If a patient has risk factors for dependence, such as depression, Broadspire's team may recommend cognitive behavioral therapy or other treatments to help a claimant reduce his or her need for opioids, Lazarovic said.

"You can't always eliminate pain," he said. "You have to minimize it and help people cope with it. CBT is one way to do that."

Broadspire's medical team also connects some claimants with addiction treatment specialists who use medications to wean injured workers off dangerous drugs, Lazarovic said.

Dr. Thomas Jan of Massapequa, New York, is on the front lines of such assistance. He specializes in physical therapy, as well as pain management and prescription addiction treatment. About 30 percent of Jan's addiction patients are workers comp claimants, he said.

Much of Jan's work focuses on using the medication buprenorphine to help patients become less dependent on opioids. The drug works by blocking the ability of powerful narcotics to produce a "high" feeling in patients.

Workers comp carriers have been willing to cover patients' addiction treatment, including outpatient rehabilitation programs, Jan said. He believes insurers are amenable, in part, because their employees—namely claims adjusters—are saddened and frustrated by cases where claimants become hooked on opioids.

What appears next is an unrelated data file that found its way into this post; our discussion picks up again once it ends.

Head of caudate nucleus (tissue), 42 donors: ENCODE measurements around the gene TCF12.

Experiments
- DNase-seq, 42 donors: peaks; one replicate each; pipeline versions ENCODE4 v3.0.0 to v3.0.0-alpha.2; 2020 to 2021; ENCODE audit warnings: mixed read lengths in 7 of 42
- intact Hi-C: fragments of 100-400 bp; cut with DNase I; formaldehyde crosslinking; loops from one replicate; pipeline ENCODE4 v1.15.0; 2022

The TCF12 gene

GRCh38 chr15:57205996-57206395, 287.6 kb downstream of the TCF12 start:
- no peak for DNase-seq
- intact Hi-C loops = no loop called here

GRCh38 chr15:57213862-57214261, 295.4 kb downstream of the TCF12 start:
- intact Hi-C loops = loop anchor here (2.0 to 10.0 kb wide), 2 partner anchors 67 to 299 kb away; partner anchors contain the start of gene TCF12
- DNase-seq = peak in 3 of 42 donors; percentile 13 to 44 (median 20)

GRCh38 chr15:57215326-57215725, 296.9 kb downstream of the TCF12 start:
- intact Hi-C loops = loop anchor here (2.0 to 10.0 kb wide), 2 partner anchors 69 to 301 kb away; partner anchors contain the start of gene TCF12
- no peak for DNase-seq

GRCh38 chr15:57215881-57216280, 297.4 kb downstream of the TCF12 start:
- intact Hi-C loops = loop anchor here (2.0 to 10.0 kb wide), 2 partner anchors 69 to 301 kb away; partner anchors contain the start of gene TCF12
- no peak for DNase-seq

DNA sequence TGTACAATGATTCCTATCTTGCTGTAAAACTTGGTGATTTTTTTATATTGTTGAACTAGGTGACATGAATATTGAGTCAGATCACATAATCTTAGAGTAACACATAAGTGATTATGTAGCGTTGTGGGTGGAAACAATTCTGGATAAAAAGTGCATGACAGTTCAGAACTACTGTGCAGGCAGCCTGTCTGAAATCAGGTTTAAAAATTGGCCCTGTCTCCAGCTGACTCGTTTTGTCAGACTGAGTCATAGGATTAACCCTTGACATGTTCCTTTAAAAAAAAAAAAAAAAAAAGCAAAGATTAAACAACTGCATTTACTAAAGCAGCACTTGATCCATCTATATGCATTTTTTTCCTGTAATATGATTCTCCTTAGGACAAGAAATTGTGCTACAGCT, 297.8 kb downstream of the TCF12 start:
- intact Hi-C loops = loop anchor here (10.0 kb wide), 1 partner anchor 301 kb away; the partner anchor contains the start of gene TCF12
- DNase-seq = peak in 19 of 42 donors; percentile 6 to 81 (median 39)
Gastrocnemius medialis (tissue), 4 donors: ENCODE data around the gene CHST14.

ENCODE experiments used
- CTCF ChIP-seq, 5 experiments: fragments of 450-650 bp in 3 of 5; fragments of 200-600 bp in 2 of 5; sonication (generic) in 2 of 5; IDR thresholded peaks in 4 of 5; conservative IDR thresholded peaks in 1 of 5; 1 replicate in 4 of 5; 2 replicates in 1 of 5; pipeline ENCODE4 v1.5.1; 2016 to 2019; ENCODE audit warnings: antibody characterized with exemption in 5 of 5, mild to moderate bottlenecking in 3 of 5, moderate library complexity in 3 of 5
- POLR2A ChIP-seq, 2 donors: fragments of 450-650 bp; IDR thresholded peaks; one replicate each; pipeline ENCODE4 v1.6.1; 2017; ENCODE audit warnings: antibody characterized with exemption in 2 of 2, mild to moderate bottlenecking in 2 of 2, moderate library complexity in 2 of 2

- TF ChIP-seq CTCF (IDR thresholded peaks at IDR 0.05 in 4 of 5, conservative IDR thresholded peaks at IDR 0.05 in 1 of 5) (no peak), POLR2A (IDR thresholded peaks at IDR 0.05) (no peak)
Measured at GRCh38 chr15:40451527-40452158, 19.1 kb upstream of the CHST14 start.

"Instead of hearing horror stories, they're starting to hear solutions," Jan said of how insurers view addiction treatment.

Gean of Liberty Mutual said the insurer has been willing to cover addiction treatment similar to what Jan provides if early intervention methods aren't immediately effective for workers comp claimants.

"If a specialist is needed, it really behooves the insurance company and the patient to have that done as quickly as possible," he said.

The main challenge to treating addiction or dependence is that the patient has to be willing to receive the help, Decato of Marsh said.

"You can't really force someone," she said. "They have to be ready and they have to be committed to it. You need the right patient from an insurer or a TPA perspective."

Gean said screening tools, such as predictive models and patient questionnaires, can help identify claimants who are willing to receive help for dependence problems.

As workers comp experts look to stem opioid abuse, Lockton's Rosenblum said he believes many in the industry will focus on preventing addiction rather than waiting to provide treatment after patients have become dependent on narcotics. "We can't wait for that," he said.

Still, Gean believes the workers comp industry can play a key role in helping to fight the prescription abuse epidemic nationwide.

"Anything that benefits the patients benefits us as well," Gean said. "It's really a win-win."

Sheena Harrison writes for Business Insurance, a sister publication of Workforce Management. To comment, email editors@workforce.com.